Specific reservations cover particular areas of social and economic policy which are reserved to Westminster, listed under 11 ‘heads’
Head A – Financial and Economic Matters
Fiscal, economic and monetary policy: currency; financial matters; financial markets; money laundering. (Considering there are so many tax havens owned and approved by the UK, “controlling” money laundering isn’t a joke, but it is extreme irony!)
Head B – Home Affairs
Drug abuse; data protection and access to such information; elections; firearms; film classification; immigration and nationality; scientific procedures on live animals; national security and counter terrorism; betting, gaming and lotteries; (hence the UK Treasury was able to lift £118 million from the Scottish Lottery to fund the debts of the London Olympics) emergency powers; extradition; lieutenancies.
Head C – Trade and Industry
Business associations; insolvency; competition; (but not including the freedom of Rupert Murdoch to own all news and publishing outlets) intellectual property; import and export control; (including blockading Scotland if it goes independent again) customer protection; product standards, safety and liability; weights and measures; telecommunications; (that means, the internet, Twitter, and GCHQ hacking your phone calls and computer) postal services; (hence you pay £50 for the delivery of a £5 package if you live in the Highlands) research councils.
Head D – Energy
Electricity, oil and gas, (no chance those get devolved to Scotland when it actually owns the resources) coal; nuclear energy; energy efficiency.
Head E – Transport
Marine transport; air transport. (Keep paying those wild airport charges. Five minutes collection parking – £3. Ten minutes parking £8. Fifteen minutes parking £ 16.)
Head F – Social Security
Social Security schemes; child support; pensions. (Westminster retains the right to refuse you welfare payments and social security.)
Head G – Regulation of the Professions
Architects; health professions; auditors.
Head H – Employment
Employment and industrial relations; health and safety. (Broke a leg at work? – sue Westminster!)
Head J – Health and Medicines
Abortion; xenotransplantation; (process of grafting or transplanting organs) embryology, surrogacy; and human genetics; medicines, medical supplies; poisons; welfare foods.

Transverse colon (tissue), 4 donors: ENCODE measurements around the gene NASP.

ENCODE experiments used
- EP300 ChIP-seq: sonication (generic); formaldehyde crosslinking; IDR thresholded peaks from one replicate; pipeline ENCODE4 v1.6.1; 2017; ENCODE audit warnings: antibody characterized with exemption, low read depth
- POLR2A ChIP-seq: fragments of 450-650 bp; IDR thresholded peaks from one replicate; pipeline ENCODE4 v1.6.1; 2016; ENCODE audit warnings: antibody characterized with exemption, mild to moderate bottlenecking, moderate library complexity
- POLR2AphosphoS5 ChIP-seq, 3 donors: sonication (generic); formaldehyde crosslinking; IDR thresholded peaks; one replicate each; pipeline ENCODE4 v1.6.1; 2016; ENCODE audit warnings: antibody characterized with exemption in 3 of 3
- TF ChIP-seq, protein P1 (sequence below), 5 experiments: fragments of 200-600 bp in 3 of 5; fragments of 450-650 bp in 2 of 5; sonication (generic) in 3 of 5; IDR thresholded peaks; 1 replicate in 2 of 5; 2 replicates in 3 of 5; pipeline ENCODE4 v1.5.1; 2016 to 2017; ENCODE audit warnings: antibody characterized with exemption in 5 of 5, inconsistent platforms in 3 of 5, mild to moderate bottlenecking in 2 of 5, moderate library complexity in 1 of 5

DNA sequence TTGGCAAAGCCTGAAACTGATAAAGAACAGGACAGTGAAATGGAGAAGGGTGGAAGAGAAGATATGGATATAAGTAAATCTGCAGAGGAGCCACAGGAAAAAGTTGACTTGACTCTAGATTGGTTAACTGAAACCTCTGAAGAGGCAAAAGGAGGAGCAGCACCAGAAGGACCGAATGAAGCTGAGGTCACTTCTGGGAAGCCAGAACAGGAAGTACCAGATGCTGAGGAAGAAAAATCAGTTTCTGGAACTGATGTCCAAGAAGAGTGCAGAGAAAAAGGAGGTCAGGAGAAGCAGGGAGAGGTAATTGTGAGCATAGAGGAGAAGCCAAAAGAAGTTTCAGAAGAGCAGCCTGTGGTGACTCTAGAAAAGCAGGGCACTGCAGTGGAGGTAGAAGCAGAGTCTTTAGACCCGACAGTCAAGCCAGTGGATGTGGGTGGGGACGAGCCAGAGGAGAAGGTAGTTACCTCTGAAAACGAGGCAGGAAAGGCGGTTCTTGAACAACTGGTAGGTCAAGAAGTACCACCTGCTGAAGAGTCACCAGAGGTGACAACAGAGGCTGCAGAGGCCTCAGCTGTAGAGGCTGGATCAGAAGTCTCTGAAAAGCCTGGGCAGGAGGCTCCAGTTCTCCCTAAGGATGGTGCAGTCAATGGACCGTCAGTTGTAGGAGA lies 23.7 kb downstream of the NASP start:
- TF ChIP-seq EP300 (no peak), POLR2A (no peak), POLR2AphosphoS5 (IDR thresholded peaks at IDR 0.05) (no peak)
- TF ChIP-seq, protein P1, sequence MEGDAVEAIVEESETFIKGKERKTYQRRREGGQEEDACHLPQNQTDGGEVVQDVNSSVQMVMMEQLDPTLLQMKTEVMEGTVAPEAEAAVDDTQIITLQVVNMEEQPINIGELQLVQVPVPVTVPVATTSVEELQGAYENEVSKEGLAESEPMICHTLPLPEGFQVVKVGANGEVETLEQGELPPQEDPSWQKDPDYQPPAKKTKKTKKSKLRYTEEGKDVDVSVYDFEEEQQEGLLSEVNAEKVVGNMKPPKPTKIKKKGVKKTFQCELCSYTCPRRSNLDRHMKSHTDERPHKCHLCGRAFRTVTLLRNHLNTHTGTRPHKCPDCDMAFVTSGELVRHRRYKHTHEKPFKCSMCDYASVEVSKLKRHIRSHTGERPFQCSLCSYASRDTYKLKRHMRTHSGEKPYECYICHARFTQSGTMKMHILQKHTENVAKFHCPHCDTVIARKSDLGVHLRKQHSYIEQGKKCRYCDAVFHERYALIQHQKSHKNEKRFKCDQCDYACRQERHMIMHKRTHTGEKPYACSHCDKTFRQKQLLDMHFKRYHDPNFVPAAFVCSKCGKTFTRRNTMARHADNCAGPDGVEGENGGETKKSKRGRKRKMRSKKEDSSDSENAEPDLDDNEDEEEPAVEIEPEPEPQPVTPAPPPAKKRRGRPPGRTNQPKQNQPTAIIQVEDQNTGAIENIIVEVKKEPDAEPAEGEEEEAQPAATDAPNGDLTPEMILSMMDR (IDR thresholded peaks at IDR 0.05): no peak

Head K – Media and Culture
Broadcasting. (The BBC is laughing its boss heads off) public lending rights.
Head L – Miscellaneous
Judicial salaries; equal opportunities; control of weapons, and weapons of mass destruction, (Trident gets dumped wherever Westminster wants it dumped) ordinance survey; time; (bet that takes you by surprise, then again that’s why every year some Tory land owning MP demands clock changing favouring Scottish winters is abolished) and finally … outer space. (Let’s hope Westminster doesn’t get hold of that- oh, wait!)
The executive powers of Scottish Government ministers generally follow the same boundaries as the legislative competence of the Scottish Parliament, i.e. if the Parliament can legislate on a matter, then any ministerial powers under statute or royal prerogative are exercised by the Scottish Ministers. It’s also possible for the Scottish Ministers to be given powers in relation to reserved matters, a process known as executive devolution.
Confusion and clueless continue
The reserved matters continue to be a battle ground over conflicts and anomalies. For example, while the funding of Gaelic Television is controlled by the Scottish Government, broadcasting is a reserved matter, and while energy is a reserved matter – think nuclear power stations – planning permission for power stations is devolved. Fracking is reserved, yet the Scottish government can delay, and delay again to stop fracking in Scotland.
For the full United Nations document click on the link in the Comments section below under Greg’s contribution – you’ll need half an hour to read it all.